What is the goal of the City Council? Keep funneling taxpayer dollars in loans and grants to benefit  businesses they like? The City Council has increased taxes more than 20 percent in the past several years. Our taxes, water rates, fees and fines keep rising as the city liquidates its assets. And for what? To subsidize a few lucky businesses, investment firms, government unions and non-profits?

    This TIF business is a big deal.

    I wonder what Evanston aldermen think about this TIF presentation? Most of them supported the shopping center TIF as well as a $15,000 loan and possibly soon a $20,000 grant for a non-profit business that doesn't have its non-profit status and owes $17,000 in property back taxes? 


  2. Tisk, tisk.  Even the Kellogg

    Tisk, tisk.  Even the Kellogg students know the building at Main and Chicago is an awful idea.  Why is Wally paid $250k/year to push us into bad development and shun local people with new ideas?

  3. Wally looks like he’s going to cry

    Some 20 somethings have more sense than city staff and public officials?   Given our Mayor is a college drop out, and a couple of council members who gave up their law licenses, along with a few others who appear to do nothing for a living, it not hard to see why we have a problem here.

    These public officials are not creating investments, the Wine and Cheese Bar is the poster child of their poor economic development, along with the Lit Theather and several other interesting projects of no value.

    Wally creating a line of credit on the one TIF even prior to any increment coming is total out of control, along with raiding the parking fund for a loan. its all very interesting.

    All the while these people sell off our parks on the cheap to their freinds.  The council recently did an interesting thing when it put the bid for the lighthouse park land behind closed doors,rather than openning the bids in public.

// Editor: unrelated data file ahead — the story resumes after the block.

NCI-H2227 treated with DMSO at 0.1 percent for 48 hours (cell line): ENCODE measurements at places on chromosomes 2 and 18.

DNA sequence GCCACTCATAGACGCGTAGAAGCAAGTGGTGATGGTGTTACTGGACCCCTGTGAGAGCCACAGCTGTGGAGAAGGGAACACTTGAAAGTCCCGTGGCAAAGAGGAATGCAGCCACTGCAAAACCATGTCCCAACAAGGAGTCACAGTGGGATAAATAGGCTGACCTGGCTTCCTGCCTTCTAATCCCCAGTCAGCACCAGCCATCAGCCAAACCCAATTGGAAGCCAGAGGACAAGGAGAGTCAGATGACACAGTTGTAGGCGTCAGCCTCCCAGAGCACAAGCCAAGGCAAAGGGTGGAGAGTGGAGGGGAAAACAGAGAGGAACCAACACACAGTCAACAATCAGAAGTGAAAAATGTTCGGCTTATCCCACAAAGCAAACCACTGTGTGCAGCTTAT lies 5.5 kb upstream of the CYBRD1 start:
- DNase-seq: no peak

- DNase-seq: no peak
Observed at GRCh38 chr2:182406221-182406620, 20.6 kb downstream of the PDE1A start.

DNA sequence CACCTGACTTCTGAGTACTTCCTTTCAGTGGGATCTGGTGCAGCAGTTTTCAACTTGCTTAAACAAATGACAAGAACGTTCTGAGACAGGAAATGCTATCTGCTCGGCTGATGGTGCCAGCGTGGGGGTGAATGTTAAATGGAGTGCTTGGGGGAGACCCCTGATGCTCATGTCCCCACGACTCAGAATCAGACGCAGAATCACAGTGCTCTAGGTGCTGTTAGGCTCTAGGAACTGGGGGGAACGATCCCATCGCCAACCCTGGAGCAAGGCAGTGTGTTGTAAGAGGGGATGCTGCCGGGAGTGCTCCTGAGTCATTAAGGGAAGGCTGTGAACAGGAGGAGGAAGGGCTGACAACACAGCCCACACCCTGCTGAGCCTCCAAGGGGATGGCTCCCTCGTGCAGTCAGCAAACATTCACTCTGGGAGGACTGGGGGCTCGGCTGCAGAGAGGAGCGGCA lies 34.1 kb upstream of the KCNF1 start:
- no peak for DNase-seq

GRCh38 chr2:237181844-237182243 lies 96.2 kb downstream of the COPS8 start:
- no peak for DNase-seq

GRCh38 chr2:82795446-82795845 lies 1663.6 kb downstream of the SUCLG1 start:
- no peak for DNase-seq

Far too many people both in the city and others are misusing our money for the own benefit. 


  4. More wasted money

    Besides the TIF waste of money, the city officials continue to open Clark St. washrooms year round and pay  $1000- $1200 a month in electric bills for that building all winter long  for the 1-2 people a day to use it !

  5. TIF answer

    The city has done a great job with past tifs but I will concede the dempster tif is difficult and questionable as it is formulated now. Things are not so simple though. 

    The fact of the matter is that the taxpayer has already lost it's tax revenue there by 66%,  If nothing happens at the plaza with a little more time the owner may get further hardship tax abatements and we will lose even more tax revenue.

    Remember what the students said, use the 2 million to subsidize tenants.  Thats still spending taxpayer cash and may or may not get the r.e. taxes paid increased while we give away money directly to any number of tenants with even greater risk of return.

    If a tif was implemented earlier the taxes would have stayed the same instead of decreasing by 66% as they are today.  Only the money from the increases would have been diverted back to the project and we would get payback at the end of the tif.  Or like virtually every other tif in town some of the increases get distributed  to the taxing districts before the tif expires. 

    Not saying the tif is correct or not, just saying that things are more difficult than what these kids say.  One thing is for sure, because the tif wasn't implemented earlier, we have lost 66% of the tax revenue, and that is absolute.